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Typically when I make a change to a VBA file I like to compile it to ensure my changes didn't break anything:

enter image description here

But compiling on different machines with different versions of the office will result in different results, sometimes it will compile, sometimes not... Things like this can happen, or maybe this. Turns out in each version of excel all sorts of things can be different (not just references though that is the most common issue).

How would I automate the compiling of my VBA code? I would like to be able to do this in multiple products such as Excel, PowerPoint, and Word, I would like to be able compile as 32 and 64 bit, with 2010, 2013, 2016, etc...

Update 1

Yes this is still a major pain point, right now I have a series of manual testers (people) review all relevant files on various different configurations based on our release schedule, there has got to be a better way to do this.

What I would prefer is some sort of PowerShell script/.Net project(C#, VB.NET) that would accomplish this, even if I had to setup a server with a bunch of versions of office, I think it would be well worth the investment.

I'd imagine, worst case you could install all of these different versions onto various VM's, then use AutoHotKey plus some sort of PowerShell script to compile them. Macro's on top of Macro's fun...

This odyssey just underlines to me how difficult VBA development is. Am I really the first person to have issues between different versions of excel? Is it unreasonable to ask to be able to compile under different versions?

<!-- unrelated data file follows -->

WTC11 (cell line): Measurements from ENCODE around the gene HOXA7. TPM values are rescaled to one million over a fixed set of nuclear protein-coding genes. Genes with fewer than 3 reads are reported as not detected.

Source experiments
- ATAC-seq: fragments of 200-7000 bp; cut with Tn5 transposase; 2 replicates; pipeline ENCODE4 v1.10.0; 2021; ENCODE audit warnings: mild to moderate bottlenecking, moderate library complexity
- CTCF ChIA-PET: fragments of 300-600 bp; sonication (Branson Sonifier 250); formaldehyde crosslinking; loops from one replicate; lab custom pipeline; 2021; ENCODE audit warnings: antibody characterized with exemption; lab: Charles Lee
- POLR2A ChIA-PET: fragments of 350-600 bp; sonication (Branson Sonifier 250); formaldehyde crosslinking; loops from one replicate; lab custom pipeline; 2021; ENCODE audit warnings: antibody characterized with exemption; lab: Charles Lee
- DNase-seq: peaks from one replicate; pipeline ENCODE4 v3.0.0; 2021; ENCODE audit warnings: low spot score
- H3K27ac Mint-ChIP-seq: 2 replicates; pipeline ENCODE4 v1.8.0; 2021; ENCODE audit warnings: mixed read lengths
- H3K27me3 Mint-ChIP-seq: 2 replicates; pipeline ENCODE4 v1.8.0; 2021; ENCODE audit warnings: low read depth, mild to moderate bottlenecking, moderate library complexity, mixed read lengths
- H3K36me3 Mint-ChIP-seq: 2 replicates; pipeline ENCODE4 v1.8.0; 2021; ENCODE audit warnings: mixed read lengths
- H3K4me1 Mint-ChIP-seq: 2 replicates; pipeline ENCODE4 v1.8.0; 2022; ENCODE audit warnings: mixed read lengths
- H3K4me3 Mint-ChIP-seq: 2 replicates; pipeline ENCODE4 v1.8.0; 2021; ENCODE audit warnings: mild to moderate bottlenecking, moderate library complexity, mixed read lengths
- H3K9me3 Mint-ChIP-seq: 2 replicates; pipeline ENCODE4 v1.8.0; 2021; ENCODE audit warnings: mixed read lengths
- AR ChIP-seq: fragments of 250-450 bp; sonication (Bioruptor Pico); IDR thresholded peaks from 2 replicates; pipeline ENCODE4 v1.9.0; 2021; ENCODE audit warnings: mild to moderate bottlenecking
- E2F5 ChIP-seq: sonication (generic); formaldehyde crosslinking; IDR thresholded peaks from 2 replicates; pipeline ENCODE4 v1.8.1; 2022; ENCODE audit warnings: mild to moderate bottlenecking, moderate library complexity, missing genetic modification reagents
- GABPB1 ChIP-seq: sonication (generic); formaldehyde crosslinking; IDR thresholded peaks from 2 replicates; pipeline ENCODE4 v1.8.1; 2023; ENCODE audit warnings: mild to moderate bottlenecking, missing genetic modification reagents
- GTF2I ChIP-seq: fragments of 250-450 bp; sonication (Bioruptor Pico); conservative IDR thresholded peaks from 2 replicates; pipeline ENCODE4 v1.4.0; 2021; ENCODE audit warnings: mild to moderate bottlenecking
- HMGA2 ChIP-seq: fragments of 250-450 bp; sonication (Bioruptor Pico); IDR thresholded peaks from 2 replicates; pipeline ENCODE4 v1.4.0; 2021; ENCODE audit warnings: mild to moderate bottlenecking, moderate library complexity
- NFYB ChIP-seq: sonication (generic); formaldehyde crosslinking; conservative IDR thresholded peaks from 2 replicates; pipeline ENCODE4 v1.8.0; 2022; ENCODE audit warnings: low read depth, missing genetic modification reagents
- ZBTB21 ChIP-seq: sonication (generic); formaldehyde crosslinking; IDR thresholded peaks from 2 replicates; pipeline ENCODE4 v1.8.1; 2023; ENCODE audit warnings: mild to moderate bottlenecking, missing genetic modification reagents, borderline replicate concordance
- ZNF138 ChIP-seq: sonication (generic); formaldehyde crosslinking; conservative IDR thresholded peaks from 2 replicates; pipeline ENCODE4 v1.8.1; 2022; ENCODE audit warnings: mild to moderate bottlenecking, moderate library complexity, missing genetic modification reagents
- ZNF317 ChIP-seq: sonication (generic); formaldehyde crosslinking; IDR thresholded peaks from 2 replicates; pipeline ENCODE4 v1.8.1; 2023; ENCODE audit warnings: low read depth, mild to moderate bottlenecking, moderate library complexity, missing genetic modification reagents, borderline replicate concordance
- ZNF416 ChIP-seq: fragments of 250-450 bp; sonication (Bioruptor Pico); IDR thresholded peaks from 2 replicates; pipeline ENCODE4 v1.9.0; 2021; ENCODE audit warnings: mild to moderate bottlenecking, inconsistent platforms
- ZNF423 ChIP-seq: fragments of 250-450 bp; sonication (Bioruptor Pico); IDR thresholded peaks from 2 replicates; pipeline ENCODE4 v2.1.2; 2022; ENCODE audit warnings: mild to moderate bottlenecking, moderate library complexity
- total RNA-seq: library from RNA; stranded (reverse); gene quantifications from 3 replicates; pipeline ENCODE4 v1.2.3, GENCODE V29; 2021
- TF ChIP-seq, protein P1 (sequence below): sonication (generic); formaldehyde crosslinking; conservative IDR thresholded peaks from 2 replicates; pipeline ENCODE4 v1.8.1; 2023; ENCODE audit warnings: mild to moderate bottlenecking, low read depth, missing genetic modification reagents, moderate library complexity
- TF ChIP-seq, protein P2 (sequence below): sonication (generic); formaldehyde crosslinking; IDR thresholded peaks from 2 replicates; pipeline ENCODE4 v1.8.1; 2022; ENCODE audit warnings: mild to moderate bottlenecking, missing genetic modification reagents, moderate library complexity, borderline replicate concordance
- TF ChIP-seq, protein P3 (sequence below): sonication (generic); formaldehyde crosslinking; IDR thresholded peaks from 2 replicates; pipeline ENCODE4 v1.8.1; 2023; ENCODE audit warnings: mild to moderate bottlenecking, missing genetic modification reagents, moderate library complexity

MS may love it, but to me it's almost like this language doesn't really have a long term plan past just supporting legacy code. It just continues to exist without any major official future iterations or considerations as it relates to core development challenges such as this one.

  • Maybe as a simpler solution, you can save yourself the headache and standardize the versions across the board? Is there a need to have that many different versions? – fbueckert Jun 25 '18 at 20:01
  • Yes there is, any application that is coded in VBA and sent to a third part will be run on whatever version of office they have installed. So if you want to develop in VBA and you want your application to run on everyone's systems you need to develop for all possible versions that you wish to support. For me that's 2010+ 32/64 Bit. I wish I could simplify it, but it seems to be the nature of the application :( that you need to code for multiple platforms. – David Rogers Jun 25 '18 at 20:07
  • 1
    Your issue is with the library references changes. You can automate the dll registration in VBA see this SO post – Siyon DP Nov 11 '18 at 11:22
  • @SiyonDP Well that's one issue, but my issue is not specific to just that, there are a bunch of things that change between different versions of excel, especially between 32 and 64 bit versions. I'd like to catch all those issues in some sort of automated way. – David Rogers Mar 21 at 21:39
  • I would export all the modules to text and then use the COM API of the targeted version of Office to rebuild a new workbook, import the code and to run an embedded test macro. The COM API is accessible via many languages and there are plenty of examples arround. – Florent B. Apr 10 at 13:36
7
+50

You need to go to Excel -> File -> Options -> Trust Center-> Trust Center settings and check the option Trust access to the VBA project object model (if you don't check it the below code will raise the run-time error 1004 programmatic access to visual basic project is not trusted).

Sub Compiler()
Dim objVBECommandBar As Object
Set objVBECommandBar = Application.VBE.CommandBars
    Set compileMe = objVBECommandBar.FindControl(Type:=msoControlButton, ID:=578)
    compileMe.Execute
End Sub

on C something like that, Don't forget to add excel packages to namespace.

void Main()
{
    var oExcelApp = (Microsoft.Office.Interop.Excel.Application)System.Runtime.InteropServices.Marshal.GetActiveObject("Excel.Application");